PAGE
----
Stocks Regroup After Bank Failures


Financial Market Rebound Illustration | Image by FOTOGRIN/Shutterstock

Stock market shares rebounded more than 300 points higher Tuesday following the fallout of Silicon Valley Bank’s failure late last week, which Signature Bank followed.

The Dow Jones Industrial Average climbed 336.26 points to 32,155.40, CNBC reported, breaking five days of consecutive losses.

Meanwhile, the S&P 500 gained 1.65%, amounting to 3,919.29 at the close. The Nasdaq Composite closed at 11,428.15 after gaining 2.14%.

Investors’ enthusiasm for buying bank stocks appeared to wane slightly by the afternoon. However, some bank stocks experienced gains, which CNBC attributed to investors’ rising confidence that other banks would not repeat what happened at Silicon Valley and Signature banks.

Regulators Sunday announced a plan to backstop depositors to alleviate fears about the banking system amid the collapse of Silicon Valley Bank and Signature Bank.

“Today we are taking decisive actions to protect the U.S. economy by strengthening public confidence in our banking system,” Janet Yellen, treasury secretary, Jerome Powell, Federal Reserve chair, and Martin Gruenberg, FDIC chair, said in a joint statement.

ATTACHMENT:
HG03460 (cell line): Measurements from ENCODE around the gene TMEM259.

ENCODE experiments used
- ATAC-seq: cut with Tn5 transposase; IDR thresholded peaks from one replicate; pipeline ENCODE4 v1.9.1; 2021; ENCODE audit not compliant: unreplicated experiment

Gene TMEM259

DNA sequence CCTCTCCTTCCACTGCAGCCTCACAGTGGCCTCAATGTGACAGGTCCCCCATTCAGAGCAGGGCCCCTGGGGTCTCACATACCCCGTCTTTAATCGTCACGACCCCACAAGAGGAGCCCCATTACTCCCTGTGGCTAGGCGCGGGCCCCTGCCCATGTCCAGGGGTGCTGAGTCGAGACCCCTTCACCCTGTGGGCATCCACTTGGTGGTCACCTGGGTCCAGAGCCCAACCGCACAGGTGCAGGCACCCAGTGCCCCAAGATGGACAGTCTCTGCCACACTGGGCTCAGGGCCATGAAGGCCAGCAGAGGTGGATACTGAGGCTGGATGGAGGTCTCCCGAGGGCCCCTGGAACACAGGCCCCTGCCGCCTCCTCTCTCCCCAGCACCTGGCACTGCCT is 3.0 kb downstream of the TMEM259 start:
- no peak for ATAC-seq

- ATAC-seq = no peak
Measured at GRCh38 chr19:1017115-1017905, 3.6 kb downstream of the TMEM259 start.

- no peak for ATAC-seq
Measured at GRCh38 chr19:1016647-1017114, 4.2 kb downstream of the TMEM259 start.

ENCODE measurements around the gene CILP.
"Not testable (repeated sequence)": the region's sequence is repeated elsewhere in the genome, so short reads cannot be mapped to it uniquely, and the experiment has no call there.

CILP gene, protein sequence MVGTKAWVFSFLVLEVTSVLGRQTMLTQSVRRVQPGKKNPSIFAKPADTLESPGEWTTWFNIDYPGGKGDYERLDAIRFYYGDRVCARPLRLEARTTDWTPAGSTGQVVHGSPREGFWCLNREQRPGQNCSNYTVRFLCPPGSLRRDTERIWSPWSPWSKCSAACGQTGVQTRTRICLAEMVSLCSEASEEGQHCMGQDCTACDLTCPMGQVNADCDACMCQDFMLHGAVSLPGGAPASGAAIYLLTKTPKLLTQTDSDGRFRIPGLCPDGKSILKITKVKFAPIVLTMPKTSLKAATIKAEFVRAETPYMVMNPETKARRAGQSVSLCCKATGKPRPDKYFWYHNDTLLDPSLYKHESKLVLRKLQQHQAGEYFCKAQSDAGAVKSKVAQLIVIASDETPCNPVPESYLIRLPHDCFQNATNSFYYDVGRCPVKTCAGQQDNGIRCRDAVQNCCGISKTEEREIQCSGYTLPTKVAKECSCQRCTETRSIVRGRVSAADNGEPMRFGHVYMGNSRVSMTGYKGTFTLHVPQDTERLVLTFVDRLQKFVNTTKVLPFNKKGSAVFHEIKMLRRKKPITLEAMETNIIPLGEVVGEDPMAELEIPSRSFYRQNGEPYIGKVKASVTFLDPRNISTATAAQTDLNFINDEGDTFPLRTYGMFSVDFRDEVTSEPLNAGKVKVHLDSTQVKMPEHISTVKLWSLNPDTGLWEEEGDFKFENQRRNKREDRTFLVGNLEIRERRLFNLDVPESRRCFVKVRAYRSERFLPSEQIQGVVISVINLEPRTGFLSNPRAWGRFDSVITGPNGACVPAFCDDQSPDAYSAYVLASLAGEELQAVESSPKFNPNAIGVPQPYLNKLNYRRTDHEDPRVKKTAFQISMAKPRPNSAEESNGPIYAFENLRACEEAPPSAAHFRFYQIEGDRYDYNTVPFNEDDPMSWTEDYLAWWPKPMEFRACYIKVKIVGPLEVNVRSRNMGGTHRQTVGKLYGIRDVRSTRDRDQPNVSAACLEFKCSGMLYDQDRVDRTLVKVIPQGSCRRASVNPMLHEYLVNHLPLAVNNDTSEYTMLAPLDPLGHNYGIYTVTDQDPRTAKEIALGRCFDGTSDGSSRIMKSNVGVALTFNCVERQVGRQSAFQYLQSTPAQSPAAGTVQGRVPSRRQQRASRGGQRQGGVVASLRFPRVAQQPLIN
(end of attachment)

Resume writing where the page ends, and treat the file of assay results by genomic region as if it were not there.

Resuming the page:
The Treasury Department tapped more than $25 billion from its Exchange Stabilization Fund to create a backstop.

Meanwhile, the Federal Reserve offered loans to various banks, credit unions, and similar financial institutions.

“This action will bolster the capacity of the banking system to safeguard deposits and ensure the ongoing provision of money and credit to the economy,” the Federal Reserve said in a Sunday statement. “The Federal Reserve is prepared to address any liquidity pressures that may arise.”

President Joe Biden said Sunday that he was happy with the steps taken but cautioned that people responsible for the bank failures would face consequences.

“I am firmly committed to holding those responsible for this mess fully accountable and to continuing our efforts to strengthen oversight and regulation of larger banks so that we are not in this position again,” Biden said via CNBC.

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